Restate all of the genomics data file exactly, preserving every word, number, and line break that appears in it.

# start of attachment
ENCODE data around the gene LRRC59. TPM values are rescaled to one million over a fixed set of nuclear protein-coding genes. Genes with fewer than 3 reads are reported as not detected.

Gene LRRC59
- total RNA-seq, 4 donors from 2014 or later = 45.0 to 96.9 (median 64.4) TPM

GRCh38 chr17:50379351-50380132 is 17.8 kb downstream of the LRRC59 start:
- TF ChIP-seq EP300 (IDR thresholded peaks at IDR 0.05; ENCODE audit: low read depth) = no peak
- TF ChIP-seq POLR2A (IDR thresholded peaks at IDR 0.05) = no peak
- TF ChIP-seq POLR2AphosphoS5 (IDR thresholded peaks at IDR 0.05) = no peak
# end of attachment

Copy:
ENCODE data around the gene LRRC59. TPM values are rescaled to one million over a fixed set of nuclear protein-coding genes. Genes with fewer than 3 reads are reported as not detected.

Gene LRRC59
- total RNA-seq, 4 donors from 2014 or later = 45.0 to 96.9 (median 64.4) TPM

GRCh38 chr17:50379351-50380132 is 17.8 kb downstream of the LRRC59 start:
- TF ChIP-seq EP300 (IDR thresholded peaks at IDR 0.05; ENCODE audit: low read depth) = no peak
- TF ChIP-seq POLR2A (IDR thresholded peaks at IDR 0.05) = no peak
- TF ChIP-seq POLR2AphosphoS5 (IDR thresholded peaks at IDR 0.05) = no peak